51. Madanat, H. N., Lindsay, R., Hawks, S. R., & Ding, D. (2011). A comparative study of the culture of thinness and nutrition transition in university females in four countries. Asia Pacific Journal of Clinical Nutrition, 20, 102–108. Scholar
  52. Mahmoodi, M., Moloodi, R., Ghaderi, A., Babai, Z., Saleh, Z., Alasti, H., … Mohammadpour, Z. (2016). The Persian version of Eating Disorder Examination Questionnaire and Clinical Impairment Assessment: Norms and psychometric properties for undergraduate women. Iranian Journal of Psychiatry, 11, 67–74.Google Scholar
  53. Mak, K.-K., & Lai, C.-M. (2012). Assessment of dietary restraint: Psychometric properties of the revised Restraint Scale in Hong Kong adolescents. International Journal of Behavioral Medicine, 19, 199–207. Scholar
  54. Mazzeo, S. E., Aggen, S. H., Anderson, C., Tozzi, F., & Bulik, C. M. (2003). Investigating the structure of the eating inventory (Three-Factor Eating Questionnaire): A confirmatory approach. International Journal of Eating Disorders, 34, 255–264. Scholar
  55. Meule, A. (2016). Cultural reflections on restrained eating. Frontiers in Psychology, 7(205), 1–3. Scholar
  56. Mobbs, O., Ghisletta, P., & Van der Linden, M. (2008). Clarifying the role of impulsivity in dietary restraint: A structural equation modeling approach. Personality and Individual Differences, 45, 602–606. Scholar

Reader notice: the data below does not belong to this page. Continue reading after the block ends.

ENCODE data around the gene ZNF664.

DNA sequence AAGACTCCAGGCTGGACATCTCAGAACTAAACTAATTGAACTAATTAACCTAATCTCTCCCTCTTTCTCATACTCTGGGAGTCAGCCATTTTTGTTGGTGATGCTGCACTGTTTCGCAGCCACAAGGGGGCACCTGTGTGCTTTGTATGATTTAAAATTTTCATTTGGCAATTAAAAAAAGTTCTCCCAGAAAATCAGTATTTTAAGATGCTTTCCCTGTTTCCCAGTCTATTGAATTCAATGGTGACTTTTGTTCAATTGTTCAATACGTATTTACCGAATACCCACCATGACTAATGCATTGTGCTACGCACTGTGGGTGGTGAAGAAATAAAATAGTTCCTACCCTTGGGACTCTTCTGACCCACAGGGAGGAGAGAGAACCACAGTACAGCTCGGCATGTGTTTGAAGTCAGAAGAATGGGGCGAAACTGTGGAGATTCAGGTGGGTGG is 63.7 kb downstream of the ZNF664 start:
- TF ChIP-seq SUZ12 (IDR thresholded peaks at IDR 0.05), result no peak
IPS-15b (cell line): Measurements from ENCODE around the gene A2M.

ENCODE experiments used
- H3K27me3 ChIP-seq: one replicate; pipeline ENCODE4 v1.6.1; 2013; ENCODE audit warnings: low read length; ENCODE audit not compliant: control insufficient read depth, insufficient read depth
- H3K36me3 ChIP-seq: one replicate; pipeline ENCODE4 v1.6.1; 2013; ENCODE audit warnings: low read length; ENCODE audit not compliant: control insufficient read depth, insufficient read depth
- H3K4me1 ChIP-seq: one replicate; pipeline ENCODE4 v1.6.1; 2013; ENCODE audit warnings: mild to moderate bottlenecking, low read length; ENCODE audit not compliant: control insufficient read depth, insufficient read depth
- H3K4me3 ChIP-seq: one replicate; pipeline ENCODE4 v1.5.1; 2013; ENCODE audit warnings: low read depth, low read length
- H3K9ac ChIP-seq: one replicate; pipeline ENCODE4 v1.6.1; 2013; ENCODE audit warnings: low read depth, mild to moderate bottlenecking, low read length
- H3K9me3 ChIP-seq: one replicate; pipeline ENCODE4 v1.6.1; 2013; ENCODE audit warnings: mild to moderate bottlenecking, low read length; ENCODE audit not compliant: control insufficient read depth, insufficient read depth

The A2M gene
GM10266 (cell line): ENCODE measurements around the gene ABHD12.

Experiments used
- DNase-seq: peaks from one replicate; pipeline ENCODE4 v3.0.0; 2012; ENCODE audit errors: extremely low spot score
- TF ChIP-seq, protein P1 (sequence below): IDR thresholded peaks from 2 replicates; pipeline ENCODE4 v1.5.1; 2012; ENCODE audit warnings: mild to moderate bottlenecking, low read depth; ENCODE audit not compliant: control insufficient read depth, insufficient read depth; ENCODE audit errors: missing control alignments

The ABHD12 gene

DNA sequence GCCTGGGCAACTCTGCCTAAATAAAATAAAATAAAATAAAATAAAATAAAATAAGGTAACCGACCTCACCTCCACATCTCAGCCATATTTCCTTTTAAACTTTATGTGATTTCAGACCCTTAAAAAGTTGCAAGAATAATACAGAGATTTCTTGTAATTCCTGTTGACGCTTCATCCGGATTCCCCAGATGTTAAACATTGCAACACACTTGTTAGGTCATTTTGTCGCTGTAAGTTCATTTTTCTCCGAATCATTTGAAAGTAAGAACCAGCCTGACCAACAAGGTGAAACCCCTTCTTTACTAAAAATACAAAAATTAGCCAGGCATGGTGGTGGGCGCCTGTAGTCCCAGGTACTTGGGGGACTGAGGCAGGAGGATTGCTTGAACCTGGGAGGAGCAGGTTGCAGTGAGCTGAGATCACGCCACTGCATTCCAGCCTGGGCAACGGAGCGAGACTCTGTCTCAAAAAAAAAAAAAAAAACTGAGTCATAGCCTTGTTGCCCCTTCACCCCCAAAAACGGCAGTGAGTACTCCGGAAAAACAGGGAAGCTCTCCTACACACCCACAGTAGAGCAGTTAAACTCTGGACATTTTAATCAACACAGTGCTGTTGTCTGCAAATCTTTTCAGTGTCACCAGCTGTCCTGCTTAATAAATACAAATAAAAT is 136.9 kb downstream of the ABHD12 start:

57. Moreira, P., Almeida, L., Sampaio, D., & Almeida, M. D. V. (1998). Validação de uma escala para avaliação do comportamento alimentar de jovens universitários saudáveis. Revista Ibero-Americana de Diagnóstico e Avaliação Psicológica, 6, 125–136.Google Scholar
  58. Mostafavi, S.-A., Akhondzadeh, S., Mohammadi, M. R., Eshraghian, M. R., Hosseini, S., Chamari, M., & Keshavarz, S. A. (2017). The reliability and validity of the Persian version of Three-Factor Eating Questionnaire-R18 (TFEQ-R18) in overweight and obese females. Iranian Journal of Psychiatry, 12, 100–108.PubMedPubMedCentralGoogle Scholar
  59. Nakai, Y., Nin, K., Fukushima, M., Nakamura, K., Noma, S., Teramukai, S., … Wonderlich, S. (2014). Eating Disorder Examination Questionnaire (EDE-Q): Norms for undergraduate Japanese women. European Eating Disorders Review, 22, 439–442. Scholar
  60. Nejati, V., Alipour, F., Saeidpour, S., & Bodaghi, E. (2018). Psychometric properties of Persian version of Dutch Eating Behavior Questionnaire. Journal of Fundamentals of Mental Health, 20, 5–14.Google Scholar
  61. Ouwens, M. A., van Strien, T., & van der Staak, C. P. F. (2003). Tendency toward overeating and restraint as predictors of food consumption. Appetite, 40, 291–298. Scholar
  62. Polivy, J., Herman, C. P., & Warsh, S. (1978). Internal and external components of emotionality in restrained and unrestrained eaters. Journal of Abnormal Psychology, 87, 497–504. Scholar
  63. Pudel, V., & Westenhöfer, J. (1989). Fragebogen zum Eßverhalten (FEV) – Handanweisung. Göttingen: Hogrefe.Google Scholar
  64. Rand-Giovannetti, D., Cicero, D. C., Mond, J. M., & Latner, J. D. (in press). Psychometric properties of the Eating Disorder Examination–Questionnaire (EDE-Q): A confirmatory factor analysis and assessment of measurement invariance by sex. Assessment.
  65. Rø, Ø., Reas, D. L., & Lask, B. (2010). Norms for the Eating Disorder Examination Questionnaire among female university students in Norway. Nordic Journal of Psychiatry, 64, 428–432. Scholar
  66. Rucker, C. E., III, & Cash, T. F. (1992). Body images, body-size perceptions, and eating behaviors among African-American and white college women. International Journal of Eating Disorders, 12, 291–299.<291::AID-EAT2260120309>3.0.CO;2-A.CrossRefGoogle Scholar